This is my timeline of events:
• 12/04/2017 – at my routine ob-gyn apt, I complained about dull nagging pain in right lower abdomen. My obgyn ordered pelvic ultrasound and blood test
• 12/12/2017 – ultrasound showed ovarian mass + uterine fibroid. Blood test showed CA-125 equal 41 (normal range 0 – 35)
• 1/8/18 – full hysterectomy was done at Holy Cross Hospital, MD, by oncological surgeon Dr. Al Steren who assumed everything was benign
• 1/16/18 – Dr. Steren called with pathology/cytology results that showed Carcinosarcoma (MMMT) in right ovary, left fallopian tube, and uterus. Pelvic washings also showed malignant cells. The stage was given as 2a/2c
• 1/23/18 – consultation in Maryland with oncologist Dr. Conrad-Rizzo
• 1/25/18 – consultation for second opinion at Sloan Kettering in NYC with oncologist Dr. Martee Hensley. The stage per their pathologist was 3a. Both oncologists agreed on 6 rounds on chemotherapy with Carboplatin + Paclitaxel every 3 weeks with checkpoint after 3 rounds chemo to determine if it’s working or not.
• 1/26/18 – CT and PET scan showed very bright node in the center of my liver. Much weaker activity showed in pelvic area, most likely because there was still healing from hysterectomy. The stage was given as 4a
• 2/1/18 – first round of chemo with Dr. Conrad-Rizzo: Carboplatin + Paclitaxel. Also, iron infusion was added due to my anemia.
• 2/6/18 – Consultation with oncology surgeon Dr. Edward James Tanner III at Johns Hopkins for possible liver surgery. His opinion was that the liver metastasis was centrally located, no surgery would be possible. Also, his opinion was stage 4b.
• 2/8/18 – second iron infusion
• 2/22/18 – will be second chemo treatment
Chemo is our Plan A but given the course of events, I am looking for other options to have a Plan B and Plan C in case current chemo is not working. My family was horrified after each twist and turn of my diagnosis; I am trying to avoid another shock for them. Any additional information would be very much appreciated.
Was it difficult to get an appointment with Dr. Martee Hensley? She told me she wasn t accepting any new patients (I met her personally at the hospital), meanwhile my mom is in MSK and Dr Hensley met my mom and knows she has stage 4c carcinosarcoma. Was just curious?
Good morning Steven, yes, we were told Dr. Hensley was a restricted access specialist.
It was just one-time consultation for second opinion granted to me or rather my oncologist on a short notice, I believe due to someone's cancellation.
Unfortunately, I did not get full benefit of the consultation because it was one day before CT/PET scan that found the extent of metastatic activity in my body...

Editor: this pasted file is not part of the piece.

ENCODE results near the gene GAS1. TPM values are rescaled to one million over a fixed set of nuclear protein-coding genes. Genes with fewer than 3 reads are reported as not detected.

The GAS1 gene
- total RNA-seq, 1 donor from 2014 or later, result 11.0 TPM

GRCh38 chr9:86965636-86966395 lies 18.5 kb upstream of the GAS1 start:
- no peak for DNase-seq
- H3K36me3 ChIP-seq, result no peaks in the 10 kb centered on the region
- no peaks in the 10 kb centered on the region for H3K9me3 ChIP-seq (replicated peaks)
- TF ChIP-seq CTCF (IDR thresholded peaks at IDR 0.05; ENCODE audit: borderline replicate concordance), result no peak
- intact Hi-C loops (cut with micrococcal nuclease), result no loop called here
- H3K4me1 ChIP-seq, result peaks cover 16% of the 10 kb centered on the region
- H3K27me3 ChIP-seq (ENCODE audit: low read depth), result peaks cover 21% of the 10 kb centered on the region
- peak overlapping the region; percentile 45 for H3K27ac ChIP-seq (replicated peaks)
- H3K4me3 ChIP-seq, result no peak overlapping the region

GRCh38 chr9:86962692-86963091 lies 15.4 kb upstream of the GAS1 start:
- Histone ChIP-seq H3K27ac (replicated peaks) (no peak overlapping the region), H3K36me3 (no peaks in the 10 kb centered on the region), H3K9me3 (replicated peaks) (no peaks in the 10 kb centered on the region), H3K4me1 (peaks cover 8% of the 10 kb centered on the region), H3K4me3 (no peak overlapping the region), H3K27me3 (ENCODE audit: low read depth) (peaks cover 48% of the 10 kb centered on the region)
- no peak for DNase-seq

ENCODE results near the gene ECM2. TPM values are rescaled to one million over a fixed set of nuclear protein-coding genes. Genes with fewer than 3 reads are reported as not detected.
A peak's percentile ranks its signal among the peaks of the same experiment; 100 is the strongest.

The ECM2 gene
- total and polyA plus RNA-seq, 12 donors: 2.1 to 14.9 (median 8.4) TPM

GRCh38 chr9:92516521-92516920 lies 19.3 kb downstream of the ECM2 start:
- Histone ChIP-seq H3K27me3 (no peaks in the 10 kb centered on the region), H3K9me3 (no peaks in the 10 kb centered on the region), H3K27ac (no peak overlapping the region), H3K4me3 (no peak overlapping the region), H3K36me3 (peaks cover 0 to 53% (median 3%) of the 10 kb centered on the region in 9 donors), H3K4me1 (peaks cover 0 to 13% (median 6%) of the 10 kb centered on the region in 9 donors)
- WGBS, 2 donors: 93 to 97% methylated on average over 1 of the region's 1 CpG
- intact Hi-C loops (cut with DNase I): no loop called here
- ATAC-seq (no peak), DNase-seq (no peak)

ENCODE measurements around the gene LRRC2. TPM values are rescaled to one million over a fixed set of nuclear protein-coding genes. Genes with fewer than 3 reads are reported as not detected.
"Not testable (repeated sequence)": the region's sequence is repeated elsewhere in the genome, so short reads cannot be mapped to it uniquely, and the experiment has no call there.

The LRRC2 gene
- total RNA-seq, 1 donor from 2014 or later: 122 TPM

Hope you Mom feels better.
Have you had genetic or genomic testing done? This may yield + mutations that would provide guidance to alternative therapies should you need them. Also, try not to focus on the stage...focus on survival. I know it's not easy, but I'm 45 and have a 10 year old and need to believe that I will be here to see him through high school and college!
Also, look to see about liver-directed therapy...this is where a catheter is threaded into the liver and chemo is delivered right at the site and not systemic. Interventional Radiologists typically administer the therapy in my area in conjunction with the care of a Medical Oncologist (Chicagoland).
Thank you Heather for your response, I admire your positive attitude more than you can imagine!!!
I am sure it plays huge role in our fight against this mysterious type of cancer.
Yes, Dr. Conrad-Rizzo sent my blood and pathology tissue samples for genetic testing; the results did not come back yet.
Also, yesterday at my chemo appointment, she referred me to a geneticist at Sibley Hospital in Washington DC.
Also, just in case, there are two genetic tests approved by FDA in 2017:
FDA approved of MSK-IMPACT™. The test was developed by Memorial Sloan Kettering’s Department of Pathology to look for genetic mutations and other alterations in patients’ tumors.
MSK-IMPACT, which stands for integrated mutation profiling of actionable cancer targets, has been used to analyze the tumors of people with advanced cancer being treated at MSK since January 2014. It is based on a technology called high-throughput next-generation sequencing. This means the most critical parts of the cancer genome — the complete string of DNA “letters” in a cell — can be profiled very quickly and with great sensitivity. When the test was first developed, it looked for alterations in 341 cancer-associated genes. Today, it looks for alterations in 468 genes. These alterations may be seen in both common and rare cancers.
Abnormal DNA mismatch test:
We have to remain positive; therapies are continuing to evolve and we need to be passionate about finding what it takes so that we can be on here to congratulate one one another years to come!
I cannot tell you all how grateful I am for this forum...information sharing and determination to make this part of our medical HISTORY!!
There was an oral therapy approved today for pts that did not need to test positive in any genetic test and is given for ovarian...maybe a possibility for us (the name is escaping me at the moment...chemo brain...lol)
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